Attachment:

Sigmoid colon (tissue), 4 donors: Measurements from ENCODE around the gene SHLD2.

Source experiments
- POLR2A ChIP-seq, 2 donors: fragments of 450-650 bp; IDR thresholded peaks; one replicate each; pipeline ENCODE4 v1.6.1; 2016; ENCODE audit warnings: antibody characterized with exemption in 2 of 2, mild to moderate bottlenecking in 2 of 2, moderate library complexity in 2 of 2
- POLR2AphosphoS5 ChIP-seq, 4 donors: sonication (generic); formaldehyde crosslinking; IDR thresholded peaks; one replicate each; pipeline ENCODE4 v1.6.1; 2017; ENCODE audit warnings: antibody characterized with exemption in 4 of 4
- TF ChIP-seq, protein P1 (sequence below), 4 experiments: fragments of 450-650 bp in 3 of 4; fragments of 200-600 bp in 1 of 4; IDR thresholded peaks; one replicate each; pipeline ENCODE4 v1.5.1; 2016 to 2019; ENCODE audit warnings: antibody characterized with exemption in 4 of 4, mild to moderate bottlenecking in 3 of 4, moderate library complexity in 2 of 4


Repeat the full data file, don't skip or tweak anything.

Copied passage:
Sigmoid colon (tissue), 4 donors: Measurements from ENCODE around the gene SHLD2.

Source experiments
- POLR2A ChIP-seq, 2 donors: fragments of 450-650 bp; IDR thresholded peaks; one replicate each; pipeline ENCODE4 v1.6.1; 2016; ENCODE audit warnings: antibody characterized with exemption in 2 of 2, mild to moderate bottlenecking in 2 of 2, moderate library complexity in 2 of 2
- POLR2AphosphoS5 ChIP-seq, 4 donors: sonication (generic); formaldehyde crosslinking; IDR thresholded peaks; one replicate each; pipeline ENCODE4 v1.6.1; 2017; ENCODE audit warnings: antibody characterized with exemption in 4 of 4
- TF ChIP-seq, protein P1 (sequence below), 4 experiments: fragments of 450-650 bp in 3 of 4; fragments of 200-600 bp in 1 of 4; IDR thresholded peaks; one replicate each; pipeline ENCODE4 v1.5.1; 2016 to 2019; ENCODE audit warnings: antibody characterized with exemption in 4 of 4, mild to moderate bottlenecking in 3 of 4, moderate library complexity in 2 of 4